The phospholipid composition of plant and animal nuclear membranes is conserved. The amount and location of phospholipids in animal nuclei and their effects on nuclear processes have been well studied (reviewed Irvine, 2003). Animal nuclei and nuclear membranes have a phospholipid profile similar to plant nuclei of PtdCho > PtdEtn > PtdIns > PtdSer (Kleinig, 1970). This general profile is also very similar to lipids in the PM (Kleinig, 1970). PtdIns comprises about 10% of the phospholipids in the nucleus, comparable to the amount in the PM, and many of the PI pathway enzymes and lipids have been identified in the nucleus (reviewed in Irvine, 2003; Bunce et al., 2006; Di Paolo and De Camilli, 2006; Gonzales and Anderson, 2006; York, 2006; Barker et al., 2009; Mellman and Anderson, 2009; Barlow et al., 2010; Monserrate and York, 2010; Tsui and York, 2010; Gillaspy, 2011; Keune et al., 2011; Ramazzotti et al., 2011). Although most lipids in animal and plant nuclei identified so far are similar, it is likely that species-specific inositol lipids and other uncharacterized inositol lipids will be found in the nucleus of plants, animals and yeast. For example, in yeast, a very-long-chain fatty acid PtdIns lipid species with 26 carbons (26:0) is present in both the nuclear membrane and PM. The PtdIns 26:0 lipid species could help stabilize highly curved membrane domains and may be important for the formation of the nuclear pore complex (Schneiter et al., 2004).
Animal nuclei have similar inositol phospholipids to plant nuclei including PtdIns, PtdInsP and PtdInsP2, as well as the animal-specific lipid PtdInsP3 (Garnier-Lhomme et al., 2009). Data from animal cells suggests that the polyphosphorylated inositol phospholipids may be involved in nuclear membrane fusion. Analysis of nuclear envelope remnants from 0.1% non-ionic detergent extraction using mass spectrometry (HPLC-ESI-MS/MS) revealed high levels of phosphorylated inositol phospholipids (12% PtdInsP and PtdInsP2, and 9% PtdInsP3) compared to total nuclear lipids (Garnier-Lhomme et al., 2009). Isolated vesicles associated with nuclear membrane fusion also contain high inositol phospholipid levels as determined by lipid mass spectrometry (20% PtdIns, 20% PtdInsP, 10% PtdInsP2, and 10% PtdInsP3; Byrne et al., 2007). These vesicles have a higher propensity for fusion (Zhendre et al., 2011) as well as enhanced PLCγ association (Byrne et al., 2007). Nuclear membrane assembly normally requires GTP for Ran-mediated activity; however, the addition of PI-PLC can overcome this requirement, and cause nuclear membrane fusion without added GTP. The DAG formed by PI-PLC has been shown to induce nuclear membrane vesicle fusion (Barona et al., 2005). Current studies of the nuclear membrane in plants and animals suggest a similar mechanism for breakdown and reformation during nuclear division (reviewed in Rose et al., 2004; Lloyd and Chan, 2006), which suggests the PI pathway may also be important in plant nuclear membrane fusion/reassembly.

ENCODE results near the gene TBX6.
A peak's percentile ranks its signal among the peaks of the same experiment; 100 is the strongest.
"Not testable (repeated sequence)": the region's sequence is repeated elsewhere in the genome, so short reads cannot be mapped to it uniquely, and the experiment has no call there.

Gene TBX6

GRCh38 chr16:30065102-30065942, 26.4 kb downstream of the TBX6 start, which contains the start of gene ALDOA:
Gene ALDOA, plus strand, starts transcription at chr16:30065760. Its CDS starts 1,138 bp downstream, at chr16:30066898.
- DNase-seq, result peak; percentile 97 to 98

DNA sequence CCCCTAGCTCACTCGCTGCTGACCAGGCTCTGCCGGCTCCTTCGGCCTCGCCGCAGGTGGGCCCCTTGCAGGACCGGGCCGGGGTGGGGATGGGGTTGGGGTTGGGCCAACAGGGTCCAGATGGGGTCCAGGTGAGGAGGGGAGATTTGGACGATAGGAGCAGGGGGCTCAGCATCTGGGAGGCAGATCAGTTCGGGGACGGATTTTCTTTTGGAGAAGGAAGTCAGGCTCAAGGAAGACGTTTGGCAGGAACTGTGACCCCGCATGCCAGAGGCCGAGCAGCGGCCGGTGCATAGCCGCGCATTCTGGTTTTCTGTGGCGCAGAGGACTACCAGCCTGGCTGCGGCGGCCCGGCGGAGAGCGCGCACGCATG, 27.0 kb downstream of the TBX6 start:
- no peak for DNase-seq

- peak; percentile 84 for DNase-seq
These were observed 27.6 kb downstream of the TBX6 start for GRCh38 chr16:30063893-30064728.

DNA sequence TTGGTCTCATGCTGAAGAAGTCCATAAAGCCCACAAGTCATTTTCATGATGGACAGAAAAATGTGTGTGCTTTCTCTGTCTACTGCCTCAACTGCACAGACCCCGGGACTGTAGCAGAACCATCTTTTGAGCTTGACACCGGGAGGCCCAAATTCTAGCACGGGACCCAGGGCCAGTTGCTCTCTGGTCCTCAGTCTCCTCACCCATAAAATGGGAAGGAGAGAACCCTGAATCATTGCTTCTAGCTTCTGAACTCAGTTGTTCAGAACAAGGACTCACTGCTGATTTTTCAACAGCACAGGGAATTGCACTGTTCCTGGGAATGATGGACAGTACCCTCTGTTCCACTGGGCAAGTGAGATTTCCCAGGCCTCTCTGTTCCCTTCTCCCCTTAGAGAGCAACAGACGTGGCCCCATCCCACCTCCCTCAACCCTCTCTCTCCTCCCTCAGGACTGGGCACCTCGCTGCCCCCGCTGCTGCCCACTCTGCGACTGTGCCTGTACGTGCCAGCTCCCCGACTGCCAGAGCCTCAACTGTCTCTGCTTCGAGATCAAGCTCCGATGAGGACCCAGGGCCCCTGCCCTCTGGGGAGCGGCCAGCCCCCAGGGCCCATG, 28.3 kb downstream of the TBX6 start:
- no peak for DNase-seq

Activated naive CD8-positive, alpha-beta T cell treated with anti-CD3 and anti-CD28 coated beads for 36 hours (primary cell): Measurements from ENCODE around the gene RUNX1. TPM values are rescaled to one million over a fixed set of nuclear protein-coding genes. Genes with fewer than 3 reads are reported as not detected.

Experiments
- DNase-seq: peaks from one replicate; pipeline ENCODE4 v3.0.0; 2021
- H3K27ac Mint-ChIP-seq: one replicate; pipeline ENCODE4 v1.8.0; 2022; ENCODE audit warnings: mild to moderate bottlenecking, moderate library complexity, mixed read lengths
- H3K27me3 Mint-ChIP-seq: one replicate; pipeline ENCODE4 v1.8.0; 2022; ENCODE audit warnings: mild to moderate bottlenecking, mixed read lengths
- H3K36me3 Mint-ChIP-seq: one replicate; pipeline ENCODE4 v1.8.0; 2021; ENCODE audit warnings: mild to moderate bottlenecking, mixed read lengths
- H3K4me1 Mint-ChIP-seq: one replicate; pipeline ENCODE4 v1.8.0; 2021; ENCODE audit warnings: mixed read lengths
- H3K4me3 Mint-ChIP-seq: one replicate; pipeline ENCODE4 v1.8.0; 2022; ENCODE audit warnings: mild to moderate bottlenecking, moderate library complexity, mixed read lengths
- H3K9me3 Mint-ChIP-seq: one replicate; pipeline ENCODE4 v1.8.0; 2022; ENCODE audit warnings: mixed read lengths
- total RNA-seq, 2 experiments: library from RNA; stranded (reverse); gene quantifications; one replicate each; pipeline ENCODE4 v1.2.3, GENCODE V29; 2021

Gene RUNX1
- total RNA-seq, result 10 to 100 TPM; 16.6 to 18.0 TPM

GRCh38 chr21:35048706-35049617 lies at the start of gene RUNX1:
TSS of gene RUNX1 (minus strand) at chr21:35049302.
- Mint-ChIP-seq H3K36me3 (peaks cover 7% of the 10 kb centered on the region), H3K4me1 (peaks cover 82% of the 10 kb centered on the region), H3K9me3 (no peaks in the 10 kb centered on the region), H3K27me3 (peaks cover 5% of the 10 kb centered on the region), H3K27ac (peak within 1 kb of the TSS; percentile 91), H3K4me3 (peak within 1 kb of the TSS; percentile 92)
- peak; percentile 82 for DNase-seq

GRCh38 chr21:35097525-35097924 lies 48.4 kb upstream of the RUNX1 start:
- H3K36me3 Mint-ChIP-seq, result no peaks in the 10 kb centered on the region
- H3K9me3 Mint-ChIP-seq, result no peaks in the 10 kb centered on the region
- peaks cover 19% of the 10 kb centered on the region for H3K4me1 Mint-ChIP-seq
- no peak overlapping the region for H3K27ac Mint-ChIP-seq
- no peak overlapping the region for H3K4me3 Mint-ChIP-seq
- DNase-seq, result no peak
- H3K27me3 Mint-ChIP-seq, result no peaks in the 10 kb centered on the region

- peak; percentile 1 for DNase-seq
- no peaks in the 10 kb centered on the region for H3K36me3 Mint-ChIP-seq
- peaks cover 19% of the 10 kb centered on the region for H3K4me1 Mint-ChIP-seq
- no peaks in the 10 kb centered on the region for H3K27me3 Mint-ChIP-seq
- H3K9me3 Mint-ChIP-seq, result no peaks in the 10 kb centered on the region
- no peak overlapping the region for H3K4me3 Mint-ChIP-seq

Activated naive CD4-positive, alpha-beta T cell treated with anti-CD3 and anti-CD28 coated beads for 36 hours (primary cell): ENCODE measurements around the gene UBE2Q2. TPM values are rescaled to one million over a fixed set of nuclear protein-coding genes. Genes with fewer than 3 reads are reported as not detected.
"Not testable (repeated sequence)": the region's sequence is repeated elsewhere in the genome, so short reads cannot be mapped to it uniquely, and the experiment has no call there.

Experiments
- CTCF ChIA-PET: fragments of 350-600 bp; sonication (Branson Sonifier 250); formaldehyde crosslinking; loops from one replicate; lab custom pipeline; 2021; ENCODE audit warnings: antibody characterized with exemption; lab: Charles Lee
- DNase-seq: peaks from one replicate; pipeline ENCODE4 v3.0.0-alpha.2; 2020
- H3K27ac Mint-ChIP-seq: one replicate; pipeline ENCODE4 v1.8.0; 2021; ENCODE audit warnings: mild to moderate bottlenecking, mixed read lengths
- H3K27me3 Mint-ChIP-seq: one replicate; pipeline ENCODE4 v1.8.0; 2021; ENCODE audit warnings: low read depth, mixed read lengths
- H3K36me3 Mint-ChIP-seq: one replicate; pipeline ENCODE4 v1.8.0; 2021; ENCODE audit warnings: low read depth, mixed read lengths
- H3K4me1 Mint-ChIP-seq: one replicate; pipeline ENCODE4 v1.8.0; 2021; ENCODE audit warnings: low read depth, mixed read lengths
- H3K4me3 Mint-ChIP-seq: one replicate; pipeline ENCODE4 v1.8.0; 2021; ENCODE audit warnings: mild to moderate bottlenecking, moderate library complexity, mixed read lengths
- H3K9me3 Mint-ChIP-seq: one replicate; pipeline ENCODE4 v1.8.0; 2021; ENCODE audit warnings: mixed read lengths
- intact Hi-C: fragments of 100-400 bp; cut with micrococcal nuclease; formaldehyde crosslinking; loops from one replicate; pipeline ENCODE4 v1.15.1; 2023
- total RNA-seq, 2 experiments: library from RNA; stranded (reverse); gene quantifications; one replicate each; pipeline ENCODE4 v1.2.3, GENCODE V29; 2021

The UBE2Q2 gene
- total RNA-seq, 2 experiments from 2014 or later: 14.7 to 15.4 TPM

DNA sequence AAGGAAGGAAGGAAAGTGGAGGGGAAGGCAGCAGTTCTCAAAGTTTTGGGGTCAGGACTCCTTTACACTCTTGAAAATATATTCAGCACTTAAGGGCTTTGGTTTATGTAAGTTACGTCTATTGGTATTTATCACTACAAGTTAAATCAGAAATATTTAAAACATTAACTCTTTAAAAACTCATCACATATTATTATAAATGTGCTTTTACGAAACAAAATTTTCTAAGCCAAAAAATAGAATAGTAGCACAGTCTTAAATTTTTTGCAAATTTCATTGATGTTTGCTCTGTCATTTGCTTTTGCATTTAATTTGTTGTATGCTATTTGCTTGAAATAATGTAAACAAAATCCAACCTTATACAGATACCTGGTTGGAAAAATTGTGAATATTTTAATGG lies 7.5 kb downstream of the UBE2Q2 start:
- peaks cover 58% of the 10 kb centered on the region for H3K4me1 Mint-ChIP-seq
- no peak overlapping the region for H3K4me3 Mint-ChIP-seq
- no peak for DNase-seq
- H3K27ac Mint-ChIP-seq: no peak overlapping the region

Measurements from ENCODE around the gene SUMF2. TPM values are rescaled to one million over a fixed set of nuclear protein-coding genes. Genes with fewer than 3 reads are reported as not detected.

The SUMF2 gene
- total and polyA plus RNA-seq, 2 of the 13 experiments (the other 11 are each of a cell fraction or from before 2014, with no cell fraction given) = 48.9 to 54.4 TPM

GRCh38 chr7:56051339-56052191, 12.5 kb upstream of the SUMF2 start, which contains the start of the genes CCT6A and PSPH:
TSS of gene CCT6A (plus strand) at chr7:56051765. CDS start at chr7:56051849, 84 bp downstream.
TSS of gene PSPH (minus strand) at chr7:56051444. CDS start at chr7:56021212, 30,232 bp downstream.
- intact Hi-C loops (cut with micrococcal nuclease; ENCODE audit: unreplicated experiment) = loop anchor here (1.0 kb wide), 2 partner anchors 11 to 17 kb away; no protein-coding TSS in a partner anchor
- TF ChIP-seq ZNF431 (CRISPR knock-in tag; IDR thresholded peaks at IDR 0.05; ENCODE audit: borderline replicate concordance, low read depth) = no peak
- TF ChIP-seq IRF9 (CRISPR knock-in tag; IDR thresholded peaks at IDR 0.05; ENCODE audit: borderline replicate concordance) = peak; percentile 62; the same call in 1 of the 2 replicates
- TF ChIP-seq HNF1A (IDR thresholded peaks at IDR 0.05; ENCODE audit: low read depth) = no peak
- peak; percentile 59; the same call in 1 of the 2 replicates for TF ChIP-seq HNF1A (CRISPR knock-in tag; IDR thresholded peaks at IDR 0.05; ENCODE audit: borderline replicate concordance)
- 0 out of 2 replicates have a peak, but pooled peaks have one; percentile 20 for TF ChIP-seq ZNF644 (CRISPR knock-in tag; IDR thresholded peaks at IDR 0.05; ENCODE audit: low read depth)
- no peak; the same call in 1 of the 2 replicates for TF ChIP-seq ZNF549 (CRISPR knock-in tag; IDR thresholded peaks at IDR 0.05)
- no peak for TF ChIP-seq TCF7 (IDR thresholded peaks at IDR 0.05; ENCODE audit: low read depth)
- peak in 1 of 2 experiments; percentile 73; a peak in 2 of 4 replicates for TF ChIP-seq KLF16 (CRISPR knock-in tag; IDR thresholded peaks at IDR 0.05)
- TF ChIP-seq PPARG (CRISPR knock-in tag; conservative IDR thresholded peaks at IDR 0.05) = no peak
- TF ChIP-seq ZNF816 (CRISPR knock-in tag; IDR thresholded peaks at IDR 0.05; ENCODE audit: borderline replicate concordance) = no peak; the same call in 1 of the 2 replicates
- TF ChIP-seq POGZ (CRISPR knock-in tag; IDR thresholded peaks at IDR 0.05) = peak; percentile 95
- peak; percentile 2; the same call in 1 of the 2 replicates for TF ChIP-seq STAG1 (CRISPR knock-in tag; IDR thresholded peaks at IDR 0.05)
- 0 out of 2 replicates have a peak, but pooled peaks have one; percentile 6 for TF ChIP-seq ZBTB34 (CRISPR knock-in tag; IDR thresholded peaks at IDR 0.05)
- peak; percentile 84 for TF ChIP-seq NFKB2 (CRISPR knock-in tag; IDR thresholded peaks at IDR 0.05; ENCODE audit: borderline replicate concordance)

The outer nuclear membrane, which is contiguous with the endoplasmic reticulum, allows for crosstalk between the nucleus and other cellular compartments like the cytosol and ER in plants and animals (reviewed in Raben et al., 1994; Boruc et al., 2012). In animals, sites for synthesis of PtdIns, PtdInsP, and PtdInsP2 are found in the outer nuclear envelope and the flow of PI lipids between the outer and inner nuclear envelope gives evidence that changes in the PI lipids between envelopes are connected (Slomiany and Slomiany, 2011). Nuclear lipids and inositol phosphates can also affect signal transduction via ion channels and membrane bound receptors which regulate the amount of calcium and other ion transport from the intramembrane space across either the outer or inner nuclear membrane (Matzke et al., 2010). It is hypothesized that nuclear calcium signaling can be independent of cytosolic signaling both in animals and plants (Fedorenko et al., 2010; reviewed in Malviya and Rogue, 1998; Pauly et al., 2000). One of the receptors found in animals that can control calcium flux is the inositol trisphosphate receptor (InsP3R). InsP3-mediated nuclear calcium signals have been measured even when cytosolic InsP3 signals are inhibited by heparin, which competes with the cytosolic InsP3-binding site but which can not cross the nuclear pore (Chamero et al., 2008). In animal cells, the InsP3R has been identified in the nucleoplasm (Huh and Yoo, 2003) and on the inner nuclear membrane (Malviya, 1994) providing further evidence for an InsP3 response in the nucleus. The nucleoplasmic reticulum connects the endoplasmic reticulum and outer nuclear envelope to the intranuclear space (reviewed in Bootman et al., 2009). Nuclear calcium signals have been localized to a nucleoplasmic reticulum in animals (Echevarría et al., 2003) and it is possible the InsP3R receptors localize to the nucleoplasmic reticulum. In plants nuclear invaginations similar to the nucleoplasmic reticulum have been observed (Collings et al., 2000), which provides a structural context for localized nuclear signaling in plants. Although a homolog for the animal InsP3R has yet to be identified in plants (Krinke et al., 2007) a number of studies have shown that InsP3 or other inositol phosphates play signaling roles in plants (reviewed in Im et al., 2010; Munnik and Nielsen, 2011), leaving the possibility for a non-canonical InsP3 receptor in plants.